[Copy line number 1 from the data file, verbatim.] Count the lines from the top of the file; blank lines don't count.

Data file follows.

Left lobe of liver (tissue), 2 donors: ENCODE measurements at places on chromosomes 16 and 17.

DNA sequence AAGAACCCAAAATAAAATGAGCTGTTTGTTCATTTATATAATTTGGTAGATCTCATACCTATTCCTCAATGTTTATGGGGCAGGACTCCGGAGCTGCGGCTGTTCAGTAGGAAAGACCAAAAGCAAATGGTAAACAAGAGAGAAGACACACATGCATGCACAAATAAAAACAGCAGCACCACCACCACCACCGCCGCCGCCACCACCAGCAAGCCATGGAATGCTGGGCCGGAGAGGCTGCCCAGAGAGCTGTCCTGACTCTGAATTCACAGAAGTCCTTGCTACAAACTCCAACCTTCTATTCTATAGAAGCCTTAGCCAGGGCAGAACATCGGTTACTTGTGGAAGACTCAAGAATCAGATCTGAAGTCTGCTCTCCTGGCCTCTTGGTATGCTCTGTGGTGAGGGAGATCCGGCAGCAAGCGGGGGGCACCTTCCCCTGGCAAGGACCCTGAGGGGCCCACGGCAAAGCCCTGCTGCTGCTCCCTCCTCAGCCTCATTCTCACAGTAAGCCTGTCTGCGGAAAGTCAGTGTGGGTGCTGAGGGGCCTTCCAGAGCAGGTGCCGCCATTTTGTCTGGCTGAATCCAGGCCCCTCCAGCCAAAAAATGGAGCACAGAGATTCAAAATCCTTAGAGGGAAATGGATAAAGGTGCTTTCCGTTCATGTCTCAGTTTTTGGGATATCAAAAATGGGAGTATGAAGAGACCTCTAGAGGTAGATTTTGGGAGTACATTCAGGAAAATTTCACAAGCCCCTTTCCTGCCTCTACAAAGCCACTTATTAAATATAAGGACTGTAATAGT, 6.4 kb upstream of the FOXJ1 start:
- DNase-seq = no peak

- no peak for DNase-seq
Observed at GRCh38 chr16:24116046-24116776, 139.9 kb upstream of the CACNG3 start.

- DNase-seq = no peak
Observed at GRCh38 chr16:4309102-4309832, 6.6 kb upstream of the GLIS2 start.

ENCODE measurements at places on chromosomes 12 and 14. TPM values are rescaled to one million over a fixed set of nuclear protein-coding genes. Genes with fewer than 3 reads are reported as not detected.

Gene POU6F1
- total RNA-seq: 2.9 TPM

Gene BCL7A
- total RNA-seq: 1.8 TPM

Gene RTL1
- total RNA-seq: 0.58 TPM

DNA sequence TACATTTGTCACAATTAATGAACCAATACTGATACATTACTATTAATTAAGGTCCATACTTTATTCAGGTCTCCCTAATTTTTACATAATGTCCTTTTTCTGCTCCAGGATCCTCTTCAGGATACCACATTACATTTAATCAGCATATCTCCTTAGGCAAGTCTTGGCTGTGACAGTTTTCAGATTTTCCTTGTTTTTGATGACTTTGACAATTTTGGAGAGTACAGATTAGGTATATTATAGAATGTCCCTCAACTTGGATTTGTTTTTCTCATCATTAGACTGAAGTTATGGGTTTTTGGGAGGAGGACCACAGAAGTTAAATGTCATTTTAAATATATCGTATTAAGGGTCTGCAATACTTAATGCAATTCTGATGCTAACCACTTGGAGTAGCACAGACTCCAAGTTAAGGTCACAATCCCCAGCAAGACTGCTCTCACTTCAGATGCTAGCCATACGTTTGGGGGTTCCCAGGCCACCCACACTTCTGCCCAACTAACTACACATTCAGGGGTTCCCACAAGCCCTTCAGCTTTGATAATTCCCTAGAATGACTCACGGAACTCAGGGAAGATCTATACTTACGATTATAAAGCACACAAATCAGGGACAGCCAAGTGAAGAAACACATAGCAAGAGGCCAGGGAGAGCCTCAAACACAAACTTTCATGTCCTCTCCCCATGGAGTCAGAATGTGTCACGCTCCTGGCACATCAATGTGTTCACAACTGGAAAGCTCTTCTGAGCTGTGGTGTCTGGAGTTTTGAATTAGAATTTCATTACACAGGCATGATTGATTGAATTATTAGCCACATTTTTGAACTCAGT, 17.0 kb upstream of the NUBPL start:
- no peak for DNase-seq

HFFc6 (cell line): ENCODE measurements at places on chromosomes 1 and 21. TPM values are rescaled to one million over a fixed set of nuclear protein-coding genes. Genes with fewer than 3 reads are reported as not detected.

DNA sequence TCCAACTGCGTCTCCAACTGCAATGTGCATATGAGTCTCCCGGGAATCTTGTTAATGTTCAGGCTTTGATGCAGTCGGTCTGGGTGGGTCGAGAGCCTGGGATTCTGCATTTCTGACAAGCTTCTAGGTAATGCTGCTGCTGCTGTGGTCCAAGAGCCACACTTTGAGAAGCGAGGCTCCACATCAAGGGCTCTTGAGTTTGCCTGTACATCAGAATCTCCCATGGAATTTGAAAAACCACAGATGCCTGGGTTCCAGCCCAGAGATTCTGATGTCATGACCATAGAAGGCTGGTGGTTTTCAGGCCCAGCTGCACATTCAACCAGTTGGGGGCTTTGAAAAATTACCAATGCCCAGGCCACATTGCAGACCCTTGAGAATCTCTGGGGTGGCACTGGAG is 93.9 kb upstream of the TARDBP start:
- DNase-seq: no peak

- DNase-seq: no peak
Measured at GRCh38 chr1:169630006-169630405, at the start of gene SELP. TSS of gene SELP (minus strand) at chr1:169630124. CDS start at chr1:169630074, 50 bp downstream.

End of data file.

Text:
Left lobe of liver (tissue), 2 donors: ENCODE measurements at places on chromosomes 16 and 17.